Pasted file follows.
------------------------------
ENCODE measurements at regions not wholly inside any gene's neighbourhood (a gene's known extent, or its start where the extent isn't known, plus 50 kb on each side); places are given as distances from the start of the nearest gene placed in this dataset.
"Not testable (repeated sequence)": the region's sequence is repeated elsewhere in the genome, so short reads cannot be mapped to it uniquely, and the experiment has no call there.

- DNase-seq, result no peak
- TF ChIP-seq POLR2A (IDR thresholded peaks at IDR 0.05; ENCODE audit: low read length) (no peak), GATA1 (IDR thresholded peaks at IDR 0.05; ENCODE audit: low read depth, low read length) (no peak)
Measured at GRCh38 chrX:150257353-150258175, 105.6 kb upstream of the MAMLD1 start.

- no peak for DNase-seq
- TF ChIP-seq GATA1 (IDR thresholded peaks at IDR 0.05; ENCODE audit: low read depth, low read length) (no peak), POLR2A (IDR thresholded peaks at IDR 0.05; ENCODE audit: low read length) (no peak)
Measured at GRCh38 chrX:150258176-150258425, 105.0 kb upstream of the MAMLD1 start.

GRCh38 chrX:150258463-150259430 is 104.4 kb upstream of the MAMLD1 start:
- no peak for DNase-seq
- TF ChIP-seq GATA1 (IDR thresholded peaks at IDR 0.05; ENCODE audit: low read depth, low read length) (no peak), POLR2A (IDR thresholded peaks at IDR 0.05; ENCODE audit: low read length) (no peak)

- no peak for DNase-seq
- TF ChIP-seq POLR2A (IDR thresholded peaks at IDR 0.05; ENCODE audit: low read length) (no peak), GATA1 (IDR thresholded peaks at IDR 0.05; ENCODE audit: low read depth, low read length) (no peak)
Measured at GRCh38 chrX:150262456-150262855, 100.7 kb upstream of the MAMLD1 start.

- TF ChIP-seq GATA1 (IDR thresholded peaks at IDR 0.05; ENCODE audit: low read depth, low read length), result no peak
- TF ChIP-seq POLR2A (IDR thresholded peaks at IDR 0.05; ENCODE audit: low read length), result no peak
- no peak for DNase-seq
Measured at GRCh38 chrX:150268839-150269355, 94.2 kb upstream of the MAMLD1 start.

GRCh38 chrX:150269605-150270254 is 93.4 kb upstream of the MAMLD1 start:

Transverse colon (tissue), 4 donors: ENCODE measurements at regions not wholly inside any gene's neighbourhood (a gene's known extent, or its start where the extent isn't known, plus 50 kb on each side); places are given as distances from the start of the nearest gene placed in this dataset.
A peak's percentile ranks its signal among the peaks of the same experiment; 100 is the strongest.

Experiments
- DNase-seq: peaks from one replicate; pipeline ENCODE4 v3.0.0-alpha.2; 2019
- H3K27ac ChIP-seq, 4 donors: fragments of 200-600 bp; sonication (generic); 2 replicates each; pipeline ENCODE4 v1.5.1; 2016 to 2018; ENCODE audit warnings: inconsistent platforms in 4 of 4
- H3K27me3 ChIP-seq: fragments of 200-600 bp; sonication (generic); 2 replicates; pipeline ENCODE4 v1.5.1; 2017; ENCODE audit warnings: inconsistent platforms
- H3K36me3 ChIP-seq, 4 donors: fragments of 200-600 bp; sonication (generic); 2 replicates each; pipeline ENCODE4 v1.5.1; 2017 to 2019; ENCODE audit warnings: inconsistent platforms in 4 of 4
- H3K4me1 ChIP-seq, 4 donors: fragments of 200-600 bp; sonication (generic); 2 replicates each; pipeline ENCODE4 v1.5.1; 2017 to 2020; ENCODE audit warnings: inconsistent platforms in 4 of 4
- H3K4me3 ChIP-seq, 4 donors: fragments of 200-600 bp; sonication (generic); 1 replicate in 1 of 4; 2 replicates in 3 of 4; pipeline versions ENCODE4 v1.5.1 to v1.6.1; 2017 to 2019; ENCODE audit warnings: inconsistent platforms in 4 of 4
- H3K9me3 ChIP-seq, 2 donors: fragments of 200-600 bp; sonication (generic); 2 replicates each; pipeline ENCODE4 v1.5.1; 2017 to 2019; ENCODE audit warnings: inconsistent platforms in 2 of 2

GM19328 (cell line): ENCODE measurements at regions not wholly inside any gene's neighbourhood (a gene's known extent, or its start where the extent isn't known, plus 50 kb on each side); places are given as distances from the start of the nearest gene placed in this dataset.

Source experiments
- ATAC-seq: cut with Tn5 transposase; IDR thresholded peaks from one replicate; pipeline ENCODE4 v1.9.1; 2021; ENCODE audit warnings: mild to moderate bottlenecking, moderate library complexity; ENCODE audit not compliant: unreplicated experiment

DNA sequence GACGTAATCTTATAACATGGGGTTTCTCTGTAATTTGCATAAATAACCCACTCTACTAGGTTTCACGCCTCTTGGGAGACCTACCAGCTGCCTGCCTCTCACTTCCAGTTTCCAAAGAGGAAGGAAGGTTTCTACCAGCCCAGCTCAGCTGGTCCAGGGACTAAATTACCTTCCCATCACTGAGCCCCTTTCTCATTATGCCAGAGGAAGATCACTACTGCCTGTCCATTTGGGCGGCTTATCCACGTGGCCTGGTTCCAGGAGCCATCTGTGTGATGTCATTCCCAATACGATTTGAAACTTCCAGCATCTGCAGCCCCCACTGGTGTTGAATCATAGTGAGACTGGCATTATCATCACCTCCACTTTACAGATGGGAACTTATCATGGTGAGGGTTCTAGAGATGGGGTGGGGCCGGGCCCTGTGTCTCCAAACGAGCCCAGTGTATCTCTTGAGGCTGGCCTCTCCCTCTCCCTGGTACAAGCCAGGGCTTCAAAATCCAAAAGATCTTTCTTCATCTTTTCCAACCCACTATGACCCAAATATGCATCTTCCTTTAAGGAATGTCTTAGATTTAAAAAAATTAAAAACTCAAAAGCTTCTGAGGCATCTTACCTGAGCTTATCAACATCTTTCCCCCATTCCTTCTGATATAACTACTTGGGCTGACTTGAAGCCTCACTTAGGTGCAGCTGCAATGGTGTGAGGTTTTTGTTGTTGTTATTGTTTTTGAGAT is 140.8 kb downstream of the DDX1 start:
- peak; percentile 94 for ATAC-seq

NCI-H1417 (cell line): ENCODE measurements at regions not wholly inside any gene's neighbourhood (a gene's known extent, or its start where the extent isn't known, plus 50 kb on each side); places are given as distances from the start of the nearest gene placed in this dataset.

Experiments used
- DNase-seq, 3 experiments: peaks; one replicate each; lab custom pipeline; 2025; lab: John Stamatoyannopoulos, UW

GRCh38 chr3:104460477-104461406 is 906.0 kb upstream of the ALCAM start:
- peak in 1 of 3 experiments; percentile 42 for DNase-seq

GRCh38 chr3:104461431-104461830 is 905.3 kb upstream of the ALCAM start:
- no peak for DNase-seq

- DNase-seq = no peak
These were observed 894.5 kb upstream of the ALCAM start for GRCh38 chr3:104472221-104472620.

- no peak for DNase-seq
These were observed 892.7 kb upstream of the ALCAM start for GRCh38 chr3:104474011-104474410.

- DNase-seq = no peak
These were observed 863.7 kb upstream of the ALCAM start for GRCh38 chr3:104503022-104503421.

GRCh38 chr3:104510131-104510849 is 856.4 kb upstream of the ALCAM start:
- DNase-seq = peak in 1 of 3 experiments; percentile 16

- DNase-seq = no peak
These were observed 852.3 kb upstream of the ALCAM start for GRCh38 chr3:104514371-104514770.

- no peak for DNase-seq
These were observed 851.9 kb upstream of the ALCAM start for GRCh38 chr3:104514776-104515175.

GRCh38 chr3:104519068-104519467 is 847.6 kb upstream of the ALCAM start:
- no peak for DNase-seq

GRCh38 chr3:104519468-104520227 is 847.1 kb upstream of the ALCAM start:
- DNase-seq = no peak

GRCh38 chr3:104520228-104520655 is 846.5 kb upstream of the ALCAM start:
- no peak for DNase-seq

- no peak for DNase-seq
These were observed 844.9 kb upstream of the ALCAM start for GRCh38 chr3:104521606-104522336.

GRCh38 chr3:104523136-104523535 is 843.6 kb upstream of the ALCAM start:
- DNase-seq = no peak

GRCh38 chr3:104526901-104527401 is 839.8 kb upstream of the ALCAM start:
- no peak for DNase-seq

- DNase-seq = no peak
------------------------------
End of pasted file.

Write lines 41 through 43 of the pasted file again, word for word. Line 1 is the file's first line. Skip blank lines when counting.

- no peak for DNase-seq

- DNase-seq = no peak
These were observed 894.5 kb upstream of the ALCAM start for GRCh38 chr3:104472221-104472620.